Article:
“The Democrats and their allies in the media are obviously getting desperate,” Vice President Mike Pence said Tuesday at The Heritage Foundation. “This week, they’ve taken to smearing a sitting justice on the Supreme Court of the United States with discredited allegations.”

Scott Ferson, a Democratic consultant, said the Democrats calling for Justice Kavanaugh’s impeachment are not interested in claiming the moral high ground or wooing middle-of-the-road voters.

“They are talking to Democratic primary voters. It is 5% of the Democratic Party. They are the hard-core activists, they are horrified by Donald Trump and whatever the latest outrage is,” he said.

Alex Conant, a Republican political strategist, said the entire episode is emblematic of a broader trend.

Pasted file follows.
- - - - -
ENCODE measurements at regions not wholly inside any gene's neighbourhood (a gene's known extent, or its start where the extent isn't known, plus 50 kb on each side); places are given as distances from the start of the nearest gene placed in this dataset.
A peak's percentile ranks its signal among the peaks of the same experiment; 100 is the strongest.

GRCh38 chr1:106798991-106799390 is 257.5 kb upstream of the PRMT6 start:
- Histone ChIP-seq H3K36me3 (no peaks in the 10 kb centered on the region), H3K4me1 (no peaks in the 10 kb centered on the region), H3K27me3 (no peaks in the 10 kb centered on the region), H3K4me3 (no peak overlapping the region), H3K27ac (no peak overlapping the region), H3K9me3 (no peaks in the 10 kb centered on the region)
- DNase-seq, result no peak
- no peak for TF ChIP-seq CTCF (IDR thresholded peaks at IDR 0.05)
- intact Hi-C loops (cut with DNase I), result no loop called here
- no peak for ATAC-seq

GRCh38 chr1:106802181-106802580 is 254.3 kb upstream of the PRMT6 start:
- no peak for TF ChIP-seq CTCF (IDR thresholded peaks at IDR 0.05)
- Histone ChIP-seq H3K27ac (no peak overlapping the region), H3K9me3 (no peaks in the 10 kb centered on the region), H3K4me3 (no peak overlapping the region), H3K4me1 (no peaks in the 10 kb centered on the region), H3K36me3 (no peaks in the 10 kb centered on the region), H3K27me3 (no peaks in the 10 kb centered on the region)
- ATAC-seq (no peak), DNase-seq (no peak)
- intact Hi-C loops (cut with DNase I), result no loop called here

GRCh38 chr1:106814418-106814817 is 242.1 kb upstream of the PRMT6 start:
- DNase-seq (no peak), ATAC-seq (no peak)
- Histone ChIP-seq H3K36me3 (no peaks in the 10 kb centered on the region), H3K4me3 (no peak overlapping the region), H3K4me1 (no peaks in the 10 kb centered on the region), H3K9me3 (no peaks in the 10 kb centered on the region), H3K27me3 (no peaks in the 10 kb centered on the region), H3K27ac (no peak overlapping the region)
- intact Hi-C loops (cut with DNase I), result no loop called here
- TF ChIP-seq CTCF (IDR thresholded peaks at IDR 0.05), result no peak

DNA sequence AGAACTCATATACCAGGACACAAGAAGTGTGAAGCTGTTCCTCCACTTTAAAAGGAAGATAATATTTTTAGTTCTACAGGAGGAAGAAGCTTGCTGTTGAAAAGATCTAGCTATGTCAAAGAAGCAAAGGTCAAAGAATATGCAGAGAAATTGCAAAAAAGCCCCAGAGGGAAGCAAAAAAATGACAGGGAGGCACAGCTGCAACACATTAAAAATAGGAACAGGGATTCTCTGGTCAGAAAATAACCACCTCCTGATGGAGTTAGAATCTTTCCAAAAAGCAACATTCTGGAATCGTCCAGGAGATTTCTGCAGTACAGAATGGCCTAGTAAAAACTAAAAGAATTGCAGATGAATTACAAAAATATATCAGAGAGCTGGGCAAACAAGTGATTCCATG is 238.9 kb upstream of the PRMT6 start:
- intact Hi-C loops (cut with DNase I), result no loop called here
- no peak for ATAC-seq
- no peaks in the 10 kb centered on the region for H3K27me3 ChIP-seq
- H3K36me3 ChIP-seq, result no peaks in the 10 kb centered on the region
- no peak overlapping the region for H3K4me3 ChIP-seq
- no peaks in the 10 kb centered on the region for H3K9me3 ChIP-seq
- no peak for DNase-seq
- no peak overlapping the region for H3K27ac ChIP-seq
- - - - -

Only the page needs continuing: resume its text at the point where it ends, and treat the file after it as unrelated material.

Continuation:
“I think it is a lot of politics is such a team sport right now, and everyone thinks that their side is telling the truth and the other is a bunch of liars, and so when there are things like The New York Times’ Kavanaugh episode, that just confirms what everyone on the right thinks about the left, but it doesn’t really discredit the left to liberals,” Mr. Conant said.

“Liberals look at it and think The New York Times made an innocent mistake, but Kavanaugh is a bad guy, so I am not going to fault reporters or candidates for being aggressive,” he explained.

“It leaves the independent voters hating everybody and disgusted by Washington,” he said. “That is why we keep having to change elections because they think whoever is in power is a bunch of liars, and they are not completely wrong.”

• Seth McLaughlin can be reached at smclaughlin@washingtontimes.com.

• S.A. Miller can be reached at smiller@washingtontimes.com.